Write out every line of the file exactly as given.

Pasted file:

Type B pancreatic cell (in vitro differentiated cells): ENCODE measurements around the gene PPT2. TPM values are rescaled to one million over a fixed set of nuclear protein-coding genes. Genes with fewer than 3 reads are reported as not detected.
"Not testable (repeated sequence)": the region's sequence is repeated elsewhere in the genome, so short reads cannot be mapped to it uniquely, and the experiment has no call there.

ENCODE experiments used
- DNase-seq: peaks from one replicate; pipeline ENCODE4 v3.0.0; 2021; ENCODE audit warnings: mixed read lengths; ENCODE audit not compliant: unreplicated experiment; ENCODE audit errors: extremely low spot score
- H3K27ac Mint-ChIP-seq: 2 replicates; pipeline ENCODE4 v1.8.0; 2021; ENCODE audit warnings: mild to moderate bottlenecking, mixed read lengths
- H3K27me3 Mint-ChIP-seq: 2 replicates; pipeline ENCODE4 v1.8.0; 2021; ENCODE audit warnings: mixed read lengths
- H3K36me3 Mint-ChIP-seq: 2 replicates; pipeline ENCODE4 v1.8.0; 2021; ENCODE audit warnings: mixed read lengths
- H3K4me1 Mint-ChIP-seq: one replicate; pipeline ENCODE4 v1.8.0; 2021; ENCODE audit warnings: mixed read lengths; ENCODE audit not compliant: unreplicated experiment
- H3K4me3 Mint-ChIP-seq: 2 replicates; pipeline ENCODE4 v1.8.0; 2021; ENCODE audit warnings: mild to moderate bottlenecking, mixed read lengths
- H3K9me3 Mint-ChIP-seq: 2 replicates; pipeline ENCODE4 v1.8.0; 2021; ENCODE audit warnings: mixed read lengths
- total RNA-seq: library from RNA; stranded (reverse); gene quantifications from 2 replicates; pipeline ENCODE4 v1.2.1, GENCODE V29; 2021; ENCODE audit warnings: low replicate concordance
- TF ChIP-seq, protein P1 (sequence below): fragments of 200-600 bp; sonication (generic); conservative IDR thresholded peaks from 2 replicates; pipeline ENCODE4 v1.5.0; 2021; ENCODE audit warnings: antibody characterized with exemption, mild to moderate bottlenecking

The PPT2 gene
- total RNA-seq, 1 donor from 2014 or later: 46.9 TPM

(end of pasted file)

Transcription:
Type B pancreatic cell (in vitro differentiated cells): ENCODE measurements around the gene PPT2. TPM values are rescaled to one million over a fixed set of nuclear protein-coding genes. Genes with fewer than 3 reads are reported as not detected.
"Not testable (repeated sequence)": the region's sequence is repeated elsewhere in the genome, so short reads cannot be mapped to it uniquely, and the experiment has no call there.

ENCODE experiments used
- DNase-seq: peaks from one replicate; pipeline ENCODE4 v3.0.0; 2021; ENCODE audit warnings: mixed read lengths; ENCODE audit not compliant: unreplicated experiment; ENCODE audit errors: extremely low spot score
- H3K27ac Mint-ChIP-seq: 2 replicates; pipeline ENCODE4 v1.8.0; 2021; ENCODE audit warnings: mild to moderate bottlenecking, mixed read lengths
- H3K27me3 Mint-ChIP-seq: 2 replicates; pipeline ENCODE4 v1.8.0; 2021; ENCODE audit warnings: mixed read lengths
- H3K36me3 Mint-ChIP-seq: 2 replicates; pipeline ENCODE4 v1.8.0; 2021; ENCODE audit warnings: mixed read lengths
- H3K4me1 Mint-ChIP-seq: one replicate; pipeline ENCODE4 v1.8.0; 2021; ENCODE audit warnings: mixed read lengths; ENCODE audit not compliant: unreplicated experiment
- H3K4me3 Mint-ChIP-seq: 2 replicates; pipeline ENCODE4 v1.8.0; 2021; ENCODE audit warnings: mild to moderate bottlenecking, mixed read lengths
- H3K9me3 Mint-ChIP-seq: 2 replicates; pipeline ENCODE4 v1.8.0; 2021; ENCODE audit warnings: mixed read lengths
- total RNA-seq: library from RNA; stranded (reverse); gene quantifications from 2 replicates; pipeline ENCODE4 v1.2.1, GENCODE V29; 2021; ENCODE audit warnings: low replicate concordance
- TF ChIP-seq, protein P1 (sequence below): fragments of 200-600 bp; sonication (generic); conservative IDR thresholded peaks from 2 replicates; pipeline ENCODE4 v1.5.0; 2021; ENCODE audit warnings: antibody characterized with exemption, mild to moderate bottlenecking

The PPT2 gene
- total RNA-seq, 1 donor from 2014 or later: 46.9 TPM